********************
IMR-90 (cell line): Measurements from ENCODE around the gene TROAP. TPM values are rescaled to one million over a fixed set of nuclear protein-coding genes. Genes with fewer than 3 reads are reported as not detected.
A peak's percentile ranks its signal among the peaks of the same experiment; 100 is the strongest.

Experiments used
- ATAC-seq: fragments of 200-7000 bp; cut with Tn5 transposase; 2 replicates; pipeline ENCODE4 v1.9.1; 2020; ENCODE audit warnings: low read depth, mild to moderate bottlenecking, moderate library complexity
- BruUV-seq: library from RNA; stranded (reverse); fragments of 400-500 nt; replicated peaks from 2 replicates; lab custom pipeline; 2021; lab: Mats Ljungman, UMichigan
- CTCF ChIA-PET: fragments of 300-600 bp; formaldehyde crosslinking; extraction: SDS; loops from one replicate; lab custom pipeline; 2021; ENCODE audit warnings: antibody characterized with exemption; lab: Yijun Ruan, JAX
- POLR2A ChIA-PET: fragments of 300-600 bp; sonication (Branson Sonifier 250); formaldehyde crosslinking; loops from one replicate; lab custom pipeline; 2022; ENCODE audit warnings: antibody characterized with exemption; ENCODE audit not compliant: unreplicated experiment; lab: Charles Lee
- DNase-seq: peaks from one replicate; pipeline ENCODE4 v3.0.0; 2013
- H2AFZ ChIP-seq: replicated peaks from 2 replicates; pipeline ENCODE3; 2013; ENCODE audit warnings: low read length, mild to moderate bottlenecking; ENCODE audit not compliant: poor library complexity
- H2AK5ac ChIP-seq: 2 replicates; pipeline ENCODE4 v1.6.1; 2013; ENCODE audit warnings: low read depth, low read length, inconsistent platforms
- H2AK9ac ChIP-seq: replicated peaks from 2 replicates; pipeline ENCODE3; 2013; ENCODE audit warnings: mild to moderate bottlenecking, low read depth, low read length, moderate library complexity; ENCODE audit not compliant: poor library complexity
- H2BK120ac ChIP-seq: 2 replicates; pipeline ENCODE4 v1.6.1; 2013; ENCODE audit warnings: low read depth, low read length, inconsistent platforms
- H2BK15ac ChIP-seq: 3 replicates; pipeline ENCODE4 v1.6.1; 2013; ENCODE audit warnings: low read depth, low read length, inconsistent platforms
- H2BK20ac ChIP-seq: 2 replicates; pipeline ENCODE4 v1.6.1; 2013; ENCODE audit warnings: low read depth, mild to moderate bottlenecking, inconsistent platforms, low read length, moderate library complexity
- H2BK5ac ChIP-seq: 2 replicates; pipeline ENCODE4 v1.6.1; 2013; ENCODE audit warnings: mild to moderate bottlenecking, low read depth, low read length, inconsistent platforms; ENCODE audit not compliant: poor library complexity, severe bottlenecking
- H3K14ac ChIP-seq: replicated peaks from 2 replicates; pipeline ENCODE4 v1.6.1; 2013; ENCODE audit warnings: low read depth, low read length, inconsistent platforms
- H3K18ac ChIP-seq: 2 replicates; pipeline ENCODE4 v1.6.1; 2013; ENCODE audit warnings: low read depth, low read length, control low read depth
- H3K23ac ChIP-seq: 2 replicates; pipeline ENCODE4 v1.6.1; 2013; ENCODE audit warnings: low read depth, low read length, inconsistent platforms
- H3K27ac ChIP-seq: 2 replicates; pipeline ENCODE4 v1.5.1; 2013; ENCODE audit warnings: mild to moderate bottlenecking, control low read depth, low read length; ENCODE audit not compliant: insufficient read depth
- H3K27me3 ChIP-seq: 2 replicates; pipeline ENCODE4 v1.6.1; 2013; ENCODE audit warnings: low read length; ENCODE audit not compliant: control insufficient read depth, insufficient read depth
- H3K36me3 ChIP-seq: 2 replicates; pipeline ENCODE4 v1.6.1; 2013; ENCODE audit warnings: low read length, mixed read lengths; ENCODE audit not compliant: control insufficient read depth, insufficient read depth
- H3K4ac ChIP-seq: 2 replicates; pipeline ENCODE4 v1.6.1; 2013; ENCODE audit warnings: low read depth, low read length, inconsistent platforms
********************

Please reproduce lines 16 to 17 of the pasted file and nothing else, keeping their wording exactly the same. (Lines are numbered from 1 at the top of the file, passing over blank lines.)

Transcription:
- H3K14ac ChIP-seq: replicated peaks from 2 replicates; pipeline ENCODE4 v1.6.1; 2013; ENCODE audit warnings: low read depth, low read length, inconsistent platforms
- H3K18ac ChIP-seq: 2 replicates; pipeline ENCODE4 v1.6.1; 2013; ENCODE audit warnings: low read depth, low read length, control low read depth